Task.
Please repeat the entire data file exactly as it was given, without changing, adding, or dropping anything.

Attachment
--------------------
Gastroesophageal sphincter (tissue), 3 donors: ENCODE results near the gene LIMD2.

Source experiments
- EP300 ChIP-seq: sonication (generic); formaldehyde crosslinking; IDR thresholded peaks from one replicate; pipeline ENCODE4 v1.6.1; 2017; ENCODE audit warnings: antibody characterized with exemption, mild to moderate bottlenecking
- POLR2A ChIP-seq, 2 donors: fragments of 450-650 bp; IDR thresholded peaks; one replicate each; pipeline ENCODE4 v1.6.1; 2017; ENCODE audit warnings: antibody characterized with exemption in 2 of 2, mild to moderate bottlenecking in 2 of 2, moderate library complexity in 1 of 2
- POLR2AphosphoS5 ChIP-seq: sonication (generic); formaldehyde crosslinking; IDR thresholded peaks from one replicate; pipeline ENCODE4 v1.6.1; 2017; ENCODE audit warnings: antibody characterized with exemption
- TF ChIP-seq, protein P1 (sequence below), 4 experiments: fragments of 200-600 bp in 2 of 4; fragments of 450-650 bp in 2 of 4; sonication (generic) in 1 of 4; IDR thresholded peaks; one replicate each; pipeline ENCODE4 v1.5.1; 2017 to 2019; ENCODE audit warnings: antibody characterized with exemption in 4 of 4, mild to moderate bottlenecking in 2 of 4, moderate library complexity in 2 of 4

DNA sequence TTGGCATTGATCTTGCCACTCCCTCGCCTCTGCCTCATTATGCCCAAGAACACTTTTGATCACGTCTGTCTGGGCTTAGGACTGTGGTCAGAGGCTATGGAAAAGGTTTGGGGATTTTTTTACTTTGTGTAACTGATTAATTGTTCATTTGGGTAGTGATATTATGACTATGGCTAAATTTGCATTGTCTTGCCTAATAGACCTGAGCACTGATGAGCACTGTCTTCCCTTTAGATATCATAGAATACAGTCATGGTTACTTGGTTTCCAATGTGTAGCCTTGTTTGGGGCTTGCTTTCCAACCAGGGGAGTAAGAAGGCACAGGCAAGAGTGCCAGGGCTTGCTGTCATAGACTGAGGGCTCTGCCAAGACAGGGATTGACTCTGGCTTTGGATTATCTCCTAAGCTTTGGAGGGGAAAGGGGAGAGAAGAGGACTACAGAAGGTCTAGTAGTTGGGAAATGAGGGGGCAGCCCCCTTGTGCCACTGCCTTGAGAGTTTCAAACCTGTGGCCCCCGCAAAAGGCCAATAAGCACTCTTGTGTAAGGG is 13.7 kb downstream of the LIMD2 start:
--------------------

Gastroesophageal sphincter (tissue), 3 donors: ENCODE results near the gene LIMD2.

Source experiments
- EP300 ChIP-seq: sonication (generic); formaldehyde crosslinking; IDR thresholded peaks from one replicate; pipeline ENCODE4 v1.6.1; 2017; ENCODE audit warnings: antibody characterized with exemption, mild to moderate bottlenecking
- POLR2A ChIP-seq, 2 donors: fragments of 450-650 bp; IDR thresholded peaks; one replicate each; pipeline ENCODE4 v1.6.1; 2017; ENCODE audit warnings: antibody characterized with exemption in 2 of 2, mild to moderate bottlenecking in 2 of 2, moderate library complexity in 1 of 2
- POLR2AphosphoS5 ChIP-seq: sonication (generic); formaldehyde crosslinking; IDR thresholded peaks from one replicate; pipeline ENCODE4 v1.6.1; 2017; ENCODE audit warnings: antibody characterized with exemption
- TF ChIP-seq, protein P1 (sequence below), 4 experiments: fragments of 200-600 bp in 2 of 4; fragments of 450-650 bp in 2 of 4; sonication (generic) in 1 of 4; IDR thresholded peaks; one replicate each; pipeline ENCODE4 v1.5.1; 2017 to 2019; ENCODE audit warnings: antibody characterized with exemption in 4 of 4, mild to moderate bottlenecking in 2 of 4, moderate library complexity in 2 of 4

DNA sequence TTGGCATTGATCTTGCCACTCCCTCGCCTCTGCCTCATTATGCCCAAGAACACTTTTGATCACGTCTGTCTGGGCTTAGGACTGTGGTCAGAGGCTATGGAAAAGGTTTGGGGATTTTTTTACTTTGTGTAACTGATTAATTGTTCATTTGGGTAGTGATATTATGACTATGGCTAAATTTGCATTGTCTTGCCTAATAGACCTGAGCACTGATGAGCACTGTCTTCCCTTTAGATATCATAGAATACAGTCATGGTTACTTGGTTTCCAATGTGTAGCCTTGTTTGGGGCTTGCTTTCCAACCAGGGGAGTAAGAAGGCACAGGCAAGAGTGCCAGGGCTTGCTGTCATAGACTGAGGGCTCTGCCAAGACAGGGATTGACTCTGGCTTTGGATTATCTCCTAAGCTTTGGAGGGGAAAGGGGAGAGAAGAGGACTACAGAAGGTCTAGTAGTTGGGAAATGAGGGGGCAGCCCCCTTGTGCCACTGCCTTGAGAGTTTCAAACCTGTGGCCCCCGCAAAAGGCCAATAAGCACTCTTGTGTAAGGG is 13.7 kb downstream of the LIMD2 start: